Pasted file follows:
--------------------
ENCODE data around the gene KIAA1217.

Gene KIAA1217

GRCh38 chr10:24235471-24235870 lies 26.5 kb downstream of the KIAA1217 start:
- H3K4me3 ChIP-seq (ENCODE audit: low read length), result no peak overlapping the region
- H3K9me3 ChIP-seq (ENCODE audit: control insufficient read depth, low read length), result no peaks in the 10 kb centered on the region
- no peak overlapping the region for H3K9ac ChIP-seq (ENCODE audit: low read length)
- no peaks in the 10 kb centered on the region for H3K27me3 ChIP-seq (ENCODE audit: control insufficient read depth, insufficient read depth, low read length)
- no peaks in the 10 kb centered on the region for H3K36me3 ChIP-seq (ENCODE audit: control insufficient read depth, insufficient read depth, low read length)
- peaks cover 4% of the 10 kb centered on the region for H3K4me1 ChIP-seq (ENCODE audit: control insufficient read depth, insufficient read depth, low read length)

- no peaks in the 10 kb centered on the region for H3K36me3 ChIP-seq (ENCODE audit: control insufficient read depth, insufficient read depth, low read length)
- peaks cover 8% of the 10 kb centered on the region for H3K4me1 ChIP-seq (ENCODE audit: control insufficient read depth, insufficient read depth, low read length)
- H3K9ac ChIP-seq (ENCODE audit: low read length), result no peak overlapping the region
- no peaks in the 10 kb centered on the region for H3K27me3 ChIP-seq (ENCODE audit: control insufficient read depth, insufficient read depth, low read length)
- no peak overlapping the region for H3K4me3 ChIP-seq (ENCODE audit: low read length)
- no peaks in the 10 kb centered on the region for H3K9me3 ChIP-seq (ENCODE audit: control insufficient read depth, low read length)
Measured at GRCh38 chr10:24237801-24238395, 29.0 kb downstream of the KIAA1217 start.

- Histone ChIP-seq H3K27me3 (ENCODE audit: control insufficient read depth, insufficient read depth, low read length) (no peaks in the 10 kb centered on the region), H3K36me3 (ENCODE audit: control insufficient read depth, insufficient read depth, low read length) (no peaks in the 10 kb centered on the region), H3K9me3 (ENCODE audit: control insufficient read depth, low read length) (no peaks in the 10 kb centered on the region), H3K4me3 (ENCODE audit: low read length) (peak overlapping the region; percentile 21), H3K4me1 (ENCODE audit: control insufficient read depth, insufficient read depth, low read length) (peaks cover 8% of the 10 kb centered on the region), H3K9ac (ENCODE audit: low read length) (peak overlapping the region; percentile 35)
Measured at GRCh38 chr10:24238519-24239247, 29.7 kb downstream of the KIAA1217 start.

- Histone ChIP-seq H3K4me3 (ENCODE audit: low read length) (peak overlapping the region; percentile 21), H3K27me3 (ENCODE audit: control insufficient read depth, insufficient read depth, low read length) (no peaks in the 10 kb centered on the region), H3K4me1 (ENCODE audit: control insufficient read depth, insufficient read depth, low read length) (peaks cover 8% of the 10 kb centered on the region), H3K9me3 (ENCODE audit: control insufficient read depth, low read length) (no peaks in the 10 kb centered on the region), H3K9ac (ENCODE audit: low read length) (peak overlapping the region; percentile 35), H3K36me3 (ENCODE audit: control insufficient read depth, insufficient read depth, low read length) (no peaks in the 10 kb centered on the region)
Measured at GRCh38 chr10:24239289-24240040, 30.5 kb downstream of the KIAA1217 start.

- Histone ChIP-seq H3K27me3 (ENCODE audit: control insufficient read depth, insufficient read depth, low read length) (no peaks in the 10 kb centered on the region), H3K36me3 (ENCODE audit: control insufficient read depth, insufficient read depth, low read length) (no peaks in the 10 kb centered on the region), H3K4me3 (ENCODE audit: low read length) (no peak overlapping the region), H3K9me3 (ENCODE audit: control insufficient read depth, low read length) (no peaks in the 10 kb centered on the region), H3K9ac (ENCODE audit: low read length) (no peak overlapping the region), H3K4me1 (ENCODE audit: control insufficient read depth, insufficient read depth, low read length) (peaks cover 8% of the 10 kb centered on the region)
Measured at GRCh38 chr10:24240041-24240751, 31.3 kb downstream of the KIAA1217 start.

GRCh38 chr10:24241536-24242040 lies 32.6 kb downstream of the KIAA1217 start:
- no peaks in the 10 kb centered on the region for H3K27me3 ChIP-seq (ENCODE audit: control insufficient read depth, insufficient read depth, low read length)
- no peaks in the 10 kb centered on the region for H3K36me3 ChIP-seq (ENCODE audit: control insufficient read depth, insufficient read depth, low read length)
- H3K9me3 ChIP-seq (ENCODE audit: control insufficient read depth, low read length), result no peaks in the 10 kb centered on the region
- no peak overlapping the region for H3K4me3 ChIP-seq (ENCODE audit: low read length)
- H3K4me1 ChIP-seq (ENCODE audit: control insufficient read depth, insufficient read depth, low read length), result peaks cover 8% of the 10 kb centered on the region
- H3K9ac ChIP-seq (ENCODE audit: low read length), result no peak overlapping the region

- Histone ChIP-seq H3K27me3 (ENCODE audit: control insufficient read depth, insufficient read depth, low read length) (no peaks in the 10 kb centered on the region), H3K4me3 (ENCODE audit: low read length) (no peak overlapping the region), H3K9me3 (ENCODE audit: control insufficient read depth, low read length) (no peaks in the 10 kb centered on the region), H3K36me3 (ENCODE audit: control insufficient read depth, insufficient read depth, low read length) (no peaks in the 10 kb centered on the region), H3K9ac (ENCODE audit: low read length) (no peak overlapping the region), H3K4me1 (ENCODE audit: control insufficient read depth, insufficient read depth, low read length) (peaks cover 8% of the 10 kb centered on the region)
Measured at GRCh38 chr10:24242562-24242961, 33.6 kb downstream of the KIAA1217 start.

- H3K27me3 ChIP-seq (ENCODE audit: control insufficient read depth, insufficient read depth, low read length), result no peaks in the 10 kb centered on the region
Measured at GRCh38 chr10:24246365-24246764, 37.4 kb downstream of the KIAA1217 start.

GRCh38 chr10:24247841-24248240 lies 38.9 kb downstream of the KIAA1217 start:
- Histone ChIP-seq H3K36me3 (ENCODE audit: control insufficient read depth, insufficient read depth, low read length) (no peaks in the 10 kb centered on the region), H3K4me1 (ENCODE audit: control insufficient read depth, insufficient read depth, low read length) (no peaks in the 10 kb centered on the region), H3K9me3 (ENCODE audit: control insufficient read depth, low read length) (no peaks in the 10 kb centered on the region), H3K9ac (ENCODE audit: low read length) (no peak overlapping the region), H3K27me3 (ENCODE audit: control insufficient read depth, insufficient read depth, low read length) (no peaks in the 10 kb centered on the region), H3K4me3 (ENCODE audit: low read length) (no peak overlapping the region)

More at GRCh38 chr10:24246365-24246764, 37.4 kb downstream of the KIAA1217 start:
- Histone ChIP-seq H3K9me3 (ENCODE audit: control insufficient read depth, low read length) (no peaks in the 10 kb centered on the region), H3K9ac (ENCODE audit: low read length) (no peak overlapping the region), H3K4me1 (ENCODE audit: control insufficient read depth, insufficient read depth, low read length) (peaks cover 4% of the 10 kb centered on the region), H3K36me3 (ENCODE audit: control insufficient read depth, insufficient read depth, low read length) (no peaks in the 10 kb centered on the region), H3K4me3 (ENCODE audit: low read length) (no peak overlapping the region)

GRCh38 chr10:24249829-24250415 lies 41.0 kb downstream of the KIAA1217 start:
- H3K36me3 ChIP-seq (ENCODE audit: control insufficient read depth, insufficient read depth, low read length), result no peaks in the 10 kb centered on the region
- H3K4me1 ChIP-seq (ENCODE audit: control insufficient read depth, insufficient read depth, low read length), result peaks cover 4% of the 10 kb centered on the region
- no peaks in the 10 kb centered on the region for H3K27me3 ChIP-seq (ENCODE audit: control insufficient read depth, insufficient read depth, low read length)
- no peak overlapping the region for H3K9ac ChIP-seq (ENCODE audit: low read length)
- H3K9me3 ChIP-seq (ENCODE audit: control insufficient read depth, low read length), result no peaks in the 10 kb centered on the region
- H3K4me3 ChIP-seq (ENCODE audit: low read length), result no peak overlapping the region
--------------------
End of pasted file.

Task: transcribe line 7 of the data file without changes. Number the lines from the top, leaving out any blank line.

- no peaks in the 10 kb centered on the region for H3K27me3 ChIP-seq (ENCODE audit: control insufficient read depth, insufficient read depth, low read length)